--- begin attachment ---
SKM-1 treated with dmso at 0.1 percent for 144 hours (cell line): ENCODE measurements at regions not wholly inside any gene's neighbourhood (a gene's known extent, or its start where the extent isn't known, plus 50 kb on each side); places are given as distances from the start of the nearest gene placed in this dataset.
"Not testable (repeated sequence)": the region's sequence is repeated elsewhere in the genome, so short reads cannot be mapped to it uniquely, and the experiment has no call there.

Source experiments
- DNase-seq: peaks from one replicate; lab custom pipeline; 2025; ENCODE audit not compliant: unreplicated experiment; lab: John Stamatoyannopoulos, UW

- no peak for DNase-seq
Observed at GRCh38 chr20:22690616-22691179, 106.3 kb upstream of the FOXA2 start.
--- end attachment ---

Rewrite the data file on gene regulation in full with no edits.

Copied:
SKM-1 treated with dmso at 0.1 percent for 144 hours (cell line): ENCODE measurements at regions not wholly inside any gene's neighbourhood (a gene's known extent, or its start where the extent isn't known, plus 50 kb on each side); places are given as distances from the start of the nearest gene placed in this dataset.
"Not testable (repeated sequence)": the region's sequence is repeated elsewhere in the genome, so short reads cannot be mapped to it uniquely, and the experiment has no call there.

Source experiments
- DNase-seq: peaks from one replicate; lab custom pipeline; 2025; ENCODE audit not compliant: unreplicated experiment; lab: John Stamatoyannopoulos, UW

- no peak for DNase-seq
Observed at GRCh38 chr20:22690616-22691179, 106.3 kb upstream of the FOXA2 start.